Chris Kresser: We find ourselves in a particular period of time, and we have, of course, particular attitudes about these things at this point in time, but it wasn’t always this way, was it? It seems to me that maybe even just a hundred years ago there was a much greater appreciation of the role of the mind in healing and health, and the advent of the randomized clinical trial and the appreciation of that in medicine, which has been really positive in a lot of ways, has also influenced or maybe changed the way that we look at the role of the mind in healing. Can you talk a little bit more about that?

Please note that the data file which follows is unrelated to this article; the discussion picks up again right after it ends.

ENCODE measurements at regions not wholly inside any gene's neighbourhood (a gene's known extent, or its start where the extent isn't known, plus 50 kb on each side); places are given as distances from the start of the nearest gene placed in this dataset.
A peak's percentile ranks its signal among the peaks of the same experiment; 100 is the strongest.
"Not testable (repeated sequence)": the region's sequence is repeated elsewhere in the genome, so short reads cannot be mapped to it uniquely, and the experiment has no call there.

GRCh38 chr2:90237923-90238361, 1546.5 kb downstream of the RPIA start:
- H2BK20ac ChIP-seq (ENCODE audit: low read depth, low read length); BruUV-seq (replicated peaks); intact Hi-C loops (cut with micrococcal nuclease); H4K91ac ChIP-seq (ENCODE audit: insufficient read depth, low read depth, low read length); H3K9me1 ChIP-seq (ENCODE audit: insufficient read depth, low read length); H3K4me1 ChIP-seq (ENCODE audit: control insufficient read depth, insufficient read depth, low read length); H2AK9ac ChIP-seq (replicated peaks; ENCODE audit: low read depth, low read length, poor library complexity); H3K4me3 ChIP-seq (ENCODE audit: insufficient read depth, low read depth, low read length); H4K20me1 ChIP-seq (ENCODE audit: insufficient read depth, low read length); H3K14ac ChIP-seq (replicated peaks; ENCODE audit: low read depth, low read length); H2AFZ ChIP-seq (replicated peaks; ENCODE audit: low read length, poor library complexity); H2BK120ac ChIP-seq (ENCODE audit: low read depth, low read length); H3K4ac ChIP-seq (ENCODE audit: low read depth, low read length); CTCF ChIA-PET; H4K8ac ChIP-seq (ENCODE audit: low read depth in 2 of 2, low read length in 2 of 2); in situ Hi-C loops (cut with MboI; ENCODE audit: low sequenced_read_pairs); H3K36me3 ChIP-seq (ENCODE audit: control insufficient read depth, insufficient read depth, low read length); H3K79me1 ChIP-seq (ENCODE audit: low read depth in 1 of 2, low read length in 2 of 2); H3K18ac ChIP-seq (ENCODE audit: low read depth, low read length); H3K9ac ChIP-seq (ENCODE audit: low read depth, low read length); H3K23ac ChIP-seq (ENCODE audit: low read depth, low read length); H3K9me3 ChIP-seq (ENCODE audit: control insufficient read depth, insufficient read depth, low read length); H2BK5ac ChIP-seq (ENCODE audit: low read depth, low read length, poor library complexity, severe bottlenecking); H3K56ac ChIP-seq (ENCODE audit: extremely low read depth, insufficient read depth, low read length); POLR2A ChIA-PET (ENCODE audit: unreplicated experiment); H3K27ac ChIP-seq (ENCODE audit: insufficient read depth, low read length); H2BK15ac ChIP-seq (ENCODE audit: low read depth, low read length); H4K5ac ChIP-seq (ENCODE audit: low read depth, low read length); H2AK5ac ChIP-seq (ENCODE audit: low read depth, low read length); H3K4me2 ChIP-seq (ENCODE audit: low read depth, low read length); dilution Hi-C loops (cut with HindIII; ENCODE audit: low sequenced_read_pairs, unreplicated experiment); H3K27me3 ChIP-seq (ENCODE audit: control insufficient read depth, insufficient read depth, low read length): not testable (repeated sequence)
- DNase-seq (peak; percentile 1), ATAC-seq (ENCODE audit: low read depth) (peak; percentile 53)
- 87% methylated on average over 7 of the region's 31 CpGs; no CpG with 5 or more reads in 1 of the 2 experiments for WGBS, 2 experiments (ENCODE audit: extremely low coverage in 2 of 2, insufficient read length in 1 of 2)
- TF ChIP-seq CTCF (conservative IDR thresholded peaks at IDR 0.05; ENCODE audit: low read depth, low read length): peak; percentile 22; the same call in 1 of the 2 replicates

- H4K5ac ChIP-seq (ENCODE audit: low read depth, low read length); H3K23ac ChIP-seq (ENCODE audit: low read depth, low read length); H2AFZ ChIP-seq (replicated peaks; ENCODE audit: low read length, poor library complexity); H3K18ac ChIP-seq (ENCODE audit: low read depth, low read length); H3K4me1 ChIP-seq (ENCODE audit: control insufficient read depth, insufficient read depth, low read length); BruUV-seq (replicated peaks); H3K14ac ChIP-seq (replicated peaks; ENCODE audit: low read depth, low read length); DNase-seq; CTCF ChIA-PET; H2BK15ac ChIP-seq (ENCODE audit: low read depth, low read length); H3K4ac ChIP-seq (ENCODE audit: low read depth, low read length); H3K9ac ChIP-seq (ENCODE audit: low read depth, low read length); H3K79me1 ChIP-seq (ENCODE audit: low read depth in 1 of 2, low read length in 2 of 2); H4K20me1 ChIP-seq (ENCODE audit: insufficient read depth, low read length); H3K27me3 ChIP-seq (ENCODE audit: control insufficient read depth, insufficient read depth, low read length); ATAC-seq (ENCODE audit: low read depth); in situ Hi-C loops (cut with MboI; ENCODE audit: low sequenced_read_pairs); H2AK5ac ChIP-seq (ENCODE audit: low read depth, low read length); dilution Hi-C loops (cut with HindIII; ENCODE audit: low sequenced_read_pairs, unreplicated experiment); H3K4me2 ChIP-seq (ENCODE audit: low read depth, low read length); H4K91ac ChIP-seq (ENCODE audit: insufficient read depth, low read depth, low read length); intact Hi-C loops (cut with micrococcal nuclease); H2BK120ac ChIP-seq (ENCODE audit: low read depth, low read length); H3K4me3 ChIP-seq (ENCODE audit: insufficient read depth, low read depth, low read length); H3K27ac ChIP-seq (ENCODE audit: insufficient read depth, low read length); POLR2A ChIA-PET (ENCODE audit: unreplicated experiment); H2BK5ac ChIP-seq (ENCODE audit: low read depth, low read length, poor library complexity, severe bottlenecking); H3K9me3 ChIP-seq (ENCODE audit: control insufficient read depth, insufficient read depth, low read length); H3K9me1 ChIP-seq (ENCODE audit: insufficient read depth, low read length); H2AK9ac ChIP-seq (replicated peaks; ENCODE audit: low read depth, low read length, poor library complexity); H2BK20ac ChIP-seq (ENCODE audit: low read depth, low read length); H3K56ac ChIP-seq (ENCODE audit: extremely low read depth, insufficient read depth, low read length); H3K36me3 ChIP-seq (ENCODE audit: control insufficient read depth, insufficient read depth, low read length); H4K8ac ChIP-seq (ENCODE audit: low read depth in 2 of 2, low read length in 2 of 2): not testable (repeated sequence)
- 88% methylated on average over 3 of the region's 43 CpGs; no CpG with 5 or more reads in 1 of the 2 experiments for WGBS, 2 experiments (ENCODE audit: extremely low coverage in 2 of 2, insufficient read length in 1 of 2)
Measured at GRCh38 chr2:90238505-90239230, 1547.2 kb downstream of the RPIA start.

Jo Marchant: Yeah, you’re right, but I think there are several things going on. Yes, centuries ago it was taken for granted that the mind and body were entwined and that your mind was very important for your physical health, and several things have happened. In science, the sort of separation between mind and body goes back to the French philosopher Rene Descartes in the 17th century, where there were battles between science and the Church over sort of who had the right to knowledge, if you like. He kind of came up with this solution which said that physical objects, measurable physical matter, were an appropriate topic for scientific inquiry, whereas the sort of ephemeral soul and spirit, if you like, couldn’t really be studied scientifically and were sort of left to the Church. That isn’t really how we look at the mind and body now. Most neuroscientists would say that the mind and brain are entwined. You can’t really have a thought without some physical change occurring in the neurons of your brain, but that hangover from Descartes, this idea that mental phenomena—our thoughts, emotions, and beliefs—just aren’t as real as physical objects and matter. That still pervades a lot of science, I think.